Those are the words of Phil Sego, retired lobbyist for the Sierra Club, on the workings of the Massachusetts House of Representatives. In a devastating take-down of the autocratic, top-down MO of Bob DeLeo’s House, Sego does what apparently only the outgoing and retired can do, which is to tell the truth as it really is.
The long and short of it, much of which we’ve known: The Speaker has absolute power, and its abuse has indeed gotten worse under DeLeo. It does not matter if a bill is popular or not among the House’s rank and file, if the Speaker doesn’t take a particular shine to it. As we all know, the Speaker can banish those who speak out, oppose, or otherwise inconvenience him, by taking away committee chairs, staff, and so forth — not to mention ignoring that member’s legislative priorities and district take-home projects on the “cherry sheet”. For those who do rise up in rank, note how the term “powerful” — as in “powerful Ways and Means chair” — actually means “obedient”. For Ways and Means chair Jeffrey Sanchez, that “power” put him at odds on many issues with his constituents in JP/Roslindale, and they bounced him.
Sego’s piece patiently describes the legislative process as it actually happens — sort of a mangled, cynical Tim Burton version of the Schoolhouse Rock I’m Just a Bill. Every bit of is trenchant and quotable — so you must read the whole thing. Most heartbreaking to me is how popular bills with broad support among the membership get tossed aside on a whim, leaving the members to subsist on excuses to their constituents, rather than results to show.
What often happens is that a bill proposed by one of the House members, if it’s supported by the Speaker, will be held until the very last days — or hours — of the end of the session on July 31 (of the second year). This is one of the most important aspects of the Speaker’s hold on power. The Speaker needs the bill as leverage to ensure the sponsoring representative’s (or representatives’) allegiance. If a representative’s favorite bill were passed at the beginning of the session, what leverage would the Speaker have over him/her?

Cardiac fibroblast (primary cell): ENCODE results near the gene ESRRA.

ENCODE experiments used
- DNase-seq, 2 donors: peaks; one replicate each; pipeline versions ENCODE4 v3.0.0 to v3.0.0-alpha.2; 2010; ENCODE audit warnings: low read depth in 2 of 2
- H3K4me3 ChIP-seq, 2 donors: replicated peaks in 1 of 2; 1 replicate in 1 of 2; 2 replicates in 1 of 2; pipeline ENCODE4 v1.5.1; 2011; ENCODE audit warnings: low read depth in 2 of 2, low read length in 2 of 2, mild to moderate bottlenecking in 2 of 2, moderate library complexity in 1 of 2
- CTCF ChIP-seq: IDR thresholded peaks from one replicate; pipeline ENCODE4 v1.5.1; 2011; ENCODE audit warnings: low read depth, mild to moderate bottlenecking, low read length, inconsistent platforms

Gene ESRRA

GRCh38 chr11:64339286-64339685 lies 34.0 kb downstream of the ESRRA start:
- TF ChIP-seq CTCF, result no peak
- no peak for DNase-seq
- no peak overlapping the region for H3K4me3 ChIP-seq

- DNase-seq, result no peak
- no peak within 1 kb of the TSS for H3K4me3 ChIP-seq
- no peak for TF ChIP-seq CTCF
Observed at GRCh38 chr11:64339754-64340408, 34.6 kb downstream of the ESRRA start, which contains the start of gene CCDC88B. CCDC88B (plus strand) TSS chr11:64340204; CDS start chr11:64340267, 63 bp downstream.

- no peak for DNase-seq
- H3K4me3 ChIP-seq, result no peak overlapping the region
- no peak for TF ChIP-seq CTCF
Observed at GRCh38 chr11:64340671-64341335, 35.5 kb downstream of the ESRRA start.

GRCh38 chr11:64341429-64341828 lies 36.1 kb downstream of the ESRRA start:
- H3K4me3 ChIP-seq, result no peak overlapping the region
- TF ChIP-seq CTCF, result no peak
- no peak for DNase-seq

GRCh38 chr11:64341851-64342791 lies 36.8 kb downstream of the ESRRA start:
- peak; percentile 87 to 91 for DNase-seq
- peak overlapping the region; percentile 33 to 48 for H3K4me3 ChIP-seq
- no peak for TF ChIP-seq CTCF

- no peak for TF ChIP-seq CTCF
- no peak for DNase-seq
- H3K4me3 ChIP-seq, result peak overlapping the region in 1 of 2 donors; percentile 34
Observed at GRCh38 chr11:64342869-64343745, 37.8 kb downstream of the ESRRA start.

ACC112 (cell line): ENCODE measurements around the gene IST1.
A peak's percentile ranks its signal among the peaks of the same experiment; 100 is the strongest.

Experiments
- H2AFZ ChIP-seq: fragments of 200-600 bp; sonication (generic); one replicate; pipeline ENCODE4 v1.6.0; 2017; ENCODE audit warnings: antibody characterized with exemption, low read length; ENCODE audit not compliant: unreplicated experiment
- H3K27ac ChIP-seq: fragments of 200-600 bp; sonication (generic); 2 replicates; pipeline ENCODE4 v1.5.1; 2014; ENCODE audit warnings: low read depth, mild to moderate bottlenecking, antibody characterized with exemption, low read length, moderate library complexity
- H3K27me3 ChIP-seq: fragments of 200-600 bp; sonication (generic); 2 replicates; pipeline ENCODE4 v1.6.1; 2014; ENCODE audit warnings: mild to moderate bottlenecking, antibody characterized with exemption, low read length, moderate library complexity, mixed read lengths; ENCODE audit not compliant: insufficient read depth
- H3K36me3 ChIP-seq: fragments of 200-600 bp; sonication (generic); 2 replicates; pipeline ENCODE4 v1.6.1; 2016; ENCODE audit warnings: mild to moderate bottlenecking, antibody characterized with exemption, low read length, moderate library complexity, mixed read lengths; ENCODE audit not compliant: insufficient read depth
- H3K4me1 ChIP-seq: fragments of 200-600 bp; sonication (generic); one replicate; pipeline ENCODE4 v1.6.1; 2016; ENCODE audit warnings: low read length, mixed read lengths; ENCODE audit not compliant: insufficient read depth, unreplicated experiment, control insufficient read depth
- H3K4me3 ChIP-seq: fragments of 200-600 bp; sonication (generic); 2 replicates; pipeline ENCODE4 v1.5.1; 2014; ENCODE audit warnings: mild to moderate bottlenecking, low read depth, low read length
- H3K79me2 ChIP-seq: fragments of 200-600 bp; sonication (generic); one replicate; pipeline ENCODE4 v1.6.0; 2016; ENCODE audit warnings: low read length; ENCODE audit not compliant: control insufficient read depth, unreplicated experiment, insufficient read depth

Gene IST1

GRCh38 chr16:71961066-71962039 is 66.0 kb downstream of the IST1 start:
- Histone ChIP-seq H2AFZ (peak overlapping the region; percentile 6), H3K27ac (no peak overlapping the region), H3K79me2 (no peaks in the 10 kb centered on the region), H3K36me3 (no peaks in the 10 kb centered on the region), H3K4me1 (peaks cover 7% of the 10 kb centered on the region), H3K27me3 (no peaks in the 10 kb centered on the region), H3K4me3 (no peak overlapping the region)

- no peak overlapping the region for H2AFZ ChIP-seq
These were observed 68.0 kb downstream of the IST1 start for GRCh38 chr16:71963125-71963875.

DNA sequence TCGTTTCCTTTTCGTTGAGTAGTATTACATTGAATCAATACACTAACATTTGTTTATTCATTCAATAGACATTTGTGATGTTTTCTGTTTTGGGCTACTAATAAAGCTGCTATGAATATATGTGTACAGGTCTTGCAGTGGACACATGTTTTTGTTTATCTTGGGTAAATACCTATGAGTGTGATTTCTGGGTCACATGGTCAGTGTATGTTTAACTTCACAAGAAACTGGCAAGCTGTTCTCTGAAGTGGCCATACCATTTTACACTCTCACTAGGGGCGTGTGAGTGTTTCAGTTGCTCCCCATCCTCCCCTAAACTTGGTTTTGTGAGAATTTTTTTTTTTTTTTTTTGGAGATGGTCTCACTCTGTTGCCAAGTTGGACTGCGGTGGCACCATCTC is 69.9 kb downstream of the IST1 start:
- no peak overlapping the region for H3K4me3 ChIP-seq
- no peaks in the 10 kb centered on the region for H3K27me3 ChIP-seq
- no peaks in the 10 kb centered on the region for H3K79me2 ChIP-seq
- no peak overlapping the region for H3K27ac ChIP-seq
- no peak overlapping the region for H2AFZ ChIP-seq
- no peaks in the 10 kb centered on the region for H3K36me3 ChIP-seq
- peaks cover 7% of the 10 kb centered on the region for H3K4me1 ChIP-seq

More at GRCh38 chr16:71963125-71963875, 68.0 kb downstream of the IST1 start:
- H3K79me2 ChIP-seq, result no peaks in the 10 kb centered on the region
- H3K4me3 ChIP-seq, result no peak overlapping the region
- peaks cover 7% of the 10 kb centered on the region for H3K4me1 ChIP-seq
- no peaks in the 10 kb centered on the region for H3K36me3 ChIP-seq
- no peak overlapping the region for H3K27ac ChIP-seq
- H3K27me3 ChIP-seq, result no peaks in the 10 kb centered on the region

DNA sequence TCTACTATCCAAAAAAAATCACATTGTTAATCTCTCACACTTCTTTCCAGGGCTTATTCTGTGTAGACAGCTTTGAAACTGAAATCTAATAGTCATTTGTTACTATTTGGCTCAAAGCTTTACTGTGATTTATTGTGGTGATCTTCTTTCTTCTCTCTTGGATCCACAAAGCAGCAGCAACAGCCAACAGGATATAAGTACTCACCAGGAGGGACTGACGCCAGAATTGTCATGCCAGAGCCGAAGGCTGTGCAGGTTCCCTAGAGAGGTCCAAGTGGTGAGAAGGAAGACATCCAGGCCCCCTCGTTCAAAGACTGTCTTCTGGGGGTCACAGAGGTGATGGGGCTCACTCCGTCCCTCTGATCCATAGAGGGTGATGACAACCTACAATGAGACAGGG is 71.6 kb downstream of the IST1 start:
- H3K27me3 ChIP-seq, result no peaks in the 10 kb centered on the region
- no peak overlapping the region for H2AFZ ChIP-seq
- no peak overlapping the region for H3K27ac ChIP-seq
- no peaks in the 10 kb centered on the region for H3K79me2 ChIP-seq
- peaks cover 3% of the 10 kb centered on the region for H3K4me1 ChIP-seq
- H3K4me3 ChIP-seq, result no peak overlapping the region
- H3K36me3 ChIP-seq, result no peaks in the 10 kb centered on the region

Bills that are not supported by the Speaker — but have somehow made it through the process — enter a black hole. These bills are never released by Ways and Means, and, therefore, die. This allows the Speaker to kill a bill, and allows the sponsoring representative to save face with his/her constituents. The representative’s refrain: “I got the bill all the way through the process, I even got a positive report from the committee, but the session ran out before we could vote on it.”
All of this is why I have told my Representative that I cannot support him anymore if he votes for DeLeo for Speaker. But truly I appreciate that both he as rep, and I as constituent, are in an impossible situation. As far as we know, there is no one stepping up to challenge DeLeo for the speakership. As far as we know, there is no progressive, reformist bloc to check the Speaker’s manifest abuses of power: The progressives don’t have each other’s backs, and so they get rolled every time.
This is why we can’t have nice things — like a realistic energy/climate policy; a sturdy MBTA that runs on time; protections for immigrants; equitable funding for schools. Even wage theft legislation lost out this year — wage theft! The consequences are real, even fearsome.
I’ll say it again (even if Sego won’t): DeLeo must go. And the House needs structural reform to empower its membership and create more transparent, responsive, democratic processes. Otherwise we’re all at the mercy of the whims and limited imagination of one guy.